The command chat-archive stats reports some statistics about the contents of the local SQLite database. Here’s what that looks like for me at the time of writing:

Statistics about ~/.local/share/chat-archive/database.sqlite3:

 - Number of contacts: 284
 - Number of conversations: 5803
 - Number of messages: 226941
 - Database file size: 90.81 MB
 - Size of 226941 plain text chat messages: 18.7 MB
 - Size of 13409 HTML formatted chat messages: 4.25 MB

The ‘unknown’ command

The first time I synchronized the thousands of chat messages in my Google Hangouts account I was very disappointed to find out that all metadata about contacts whose accounts had since been deleted was lost (no names, no email addresses, nothing).

This is why I added the chat-archive unknown command. It searches the local database for private conversations that contain messages from an unknown sender and prompts you to enter a name for the contact. When you enter a (nonempty) name a new contact is created and the messages in the conversation which have no sender are associated to the new contact.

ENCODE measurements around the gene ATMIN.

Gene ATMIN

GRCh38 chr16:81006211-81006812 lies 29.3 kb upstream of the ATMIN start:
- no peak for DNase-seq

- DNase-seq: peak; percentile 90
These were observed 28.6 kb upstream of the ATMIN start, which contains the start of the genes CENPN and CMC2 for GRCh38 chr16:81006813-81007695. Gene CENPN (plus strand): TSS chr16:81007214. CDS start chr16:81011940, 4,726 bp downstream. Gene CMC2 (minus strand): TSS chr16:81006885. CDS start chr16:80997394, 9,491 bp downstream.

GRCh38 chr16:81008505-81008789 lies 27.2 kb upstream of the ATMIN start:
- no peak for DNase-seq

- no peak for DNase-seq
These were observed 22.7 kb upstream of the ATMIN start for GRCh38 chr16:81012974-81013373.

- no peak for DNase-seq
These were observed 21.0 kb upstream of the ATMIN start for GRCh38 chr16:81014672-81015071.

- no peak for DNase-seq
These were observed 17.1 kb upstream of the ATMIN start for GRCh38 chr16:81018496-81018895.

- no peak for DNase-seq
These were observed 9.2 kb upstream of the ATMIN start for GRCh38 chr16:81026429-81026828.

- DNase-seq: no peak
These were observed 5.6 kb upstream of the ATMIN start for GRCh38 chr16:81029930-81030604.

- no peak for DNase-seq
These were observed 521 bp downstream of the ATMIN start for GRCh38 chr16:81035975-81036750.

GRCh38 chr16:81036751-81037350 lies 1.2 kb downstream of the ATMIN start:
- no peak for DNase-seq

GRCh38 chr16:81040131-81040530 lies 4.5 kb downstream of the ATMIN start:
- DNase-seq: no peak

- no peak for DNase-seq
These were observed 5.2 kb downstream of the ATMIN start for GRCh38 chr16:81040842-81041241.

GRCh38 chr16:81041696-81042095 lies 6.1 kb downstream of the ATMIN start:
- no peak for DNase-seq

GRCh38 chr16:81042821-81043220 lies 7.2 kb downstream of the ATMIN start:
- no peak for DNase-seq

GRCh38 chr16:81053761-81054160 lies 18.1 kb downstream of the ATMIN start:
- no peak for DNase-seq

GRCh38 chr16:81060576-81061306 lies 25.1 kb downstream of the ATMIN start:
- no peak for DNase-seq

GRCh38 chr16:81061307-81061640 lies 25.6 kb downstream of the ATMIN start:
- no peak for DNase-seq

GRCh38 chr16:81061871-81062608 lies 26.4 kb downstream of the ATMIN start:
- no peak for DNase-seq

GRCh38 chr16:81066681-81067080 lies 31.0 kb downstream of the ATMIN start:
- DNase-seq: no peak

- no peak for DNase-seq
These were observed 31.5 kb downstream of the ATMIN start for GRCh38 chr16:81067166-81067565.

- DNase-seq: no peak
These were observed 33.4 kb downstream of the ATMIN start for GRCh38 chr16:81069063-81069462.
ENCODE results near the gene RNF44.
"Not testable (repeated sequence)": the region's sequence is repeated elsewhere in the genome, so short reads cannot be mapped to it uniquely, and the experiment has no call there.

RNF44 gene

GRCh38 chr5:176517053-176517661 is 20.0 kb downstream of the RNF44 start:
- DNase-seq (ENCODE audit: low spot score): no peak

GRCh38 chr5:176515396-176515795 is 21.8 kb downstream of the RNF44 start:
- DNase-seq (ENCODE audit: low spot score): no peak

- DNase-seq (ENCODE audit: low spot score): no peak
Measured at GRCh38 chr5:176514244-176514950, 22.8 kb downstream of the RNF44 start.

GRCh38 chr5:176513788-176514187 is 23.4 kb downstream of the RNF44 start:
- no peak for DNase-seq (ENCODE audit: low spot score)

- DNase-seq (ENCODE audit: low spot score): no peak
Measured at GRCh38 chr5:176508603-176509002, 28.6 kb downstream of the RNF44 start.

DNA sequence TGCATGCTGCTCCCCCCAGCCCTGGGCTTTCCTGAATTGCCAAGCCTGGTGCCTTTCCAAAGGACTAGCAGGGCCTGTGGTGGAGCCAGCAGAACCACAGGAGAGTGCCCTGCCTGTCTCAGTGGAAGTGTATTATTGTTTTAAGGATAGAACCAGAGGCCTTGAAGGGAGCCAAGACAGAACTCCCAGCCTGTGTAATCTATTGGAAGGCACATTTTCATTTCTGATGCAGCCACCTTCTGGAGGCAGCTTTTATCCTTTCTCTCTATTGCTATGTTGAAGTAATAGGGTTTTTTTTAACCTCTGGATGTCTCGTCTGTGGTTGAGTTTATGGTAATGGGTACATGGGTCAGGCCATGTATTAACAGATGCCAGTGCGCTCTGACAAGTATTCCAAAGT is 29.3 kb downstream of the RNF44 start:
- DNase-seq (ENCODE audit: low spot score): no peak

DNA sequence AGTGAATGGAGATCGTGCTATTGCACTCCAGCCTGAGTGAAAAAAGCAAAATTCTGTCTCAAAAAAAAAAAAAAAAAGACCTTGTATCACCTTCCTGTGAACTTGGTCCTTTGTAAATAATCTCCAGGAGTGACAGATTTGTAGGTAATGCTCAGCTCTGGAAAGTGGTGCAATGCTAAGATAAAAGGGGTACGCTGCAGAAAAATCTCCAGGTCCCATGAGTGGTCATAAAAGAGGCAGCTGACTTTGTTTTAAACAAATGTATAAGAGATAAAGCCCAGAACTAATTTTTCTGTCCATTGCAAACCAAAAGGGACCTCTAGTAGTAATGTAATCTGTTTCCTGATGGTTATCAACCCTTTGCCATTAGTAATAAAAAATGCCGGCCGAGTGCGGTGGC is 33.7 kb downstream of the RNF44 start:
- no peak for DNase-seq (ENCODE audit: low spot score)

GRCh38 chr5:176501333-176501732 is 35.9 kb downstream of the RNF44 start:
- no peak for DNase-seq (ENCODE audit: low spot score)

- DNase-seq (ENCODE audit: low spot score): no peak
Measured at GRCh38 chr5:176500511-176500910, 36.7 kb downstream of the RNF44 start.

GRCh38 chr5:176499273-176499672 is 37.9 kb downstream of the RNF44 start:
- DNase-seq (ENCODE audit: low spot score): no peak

Weirdly enough the Google Mail archive of chat messages was able to show me names for most of the contacts for which the Google Hangouts API no longer reported any useful information, this is how I was able to (manually) reconstruct this bit of history.

If the Google Mail archive had not provided me with this information I still would have been able to reconstruct the senders of 90% of these conversations simply by the fact that quite a few conversations start with “Hi $name” and I still have “client side chat archive backups” (Pidgin) from 2011-2015.

Configuration files

If you’re going to be synchronizing your chat message history frequently you can define credentials for the chat services that you are interested in using a configuration file.

Configuration files are text files in the subset of ini syntax supported by Python’s configparser module. They can be located in the following places:

Directory Main configuration file Modular configuration files
/etc /etc/chat-archive.ini /etc/chat-archive.d/*.ini
~ ~/.chat-archive.ini ~/.chat-archive.d/*.ini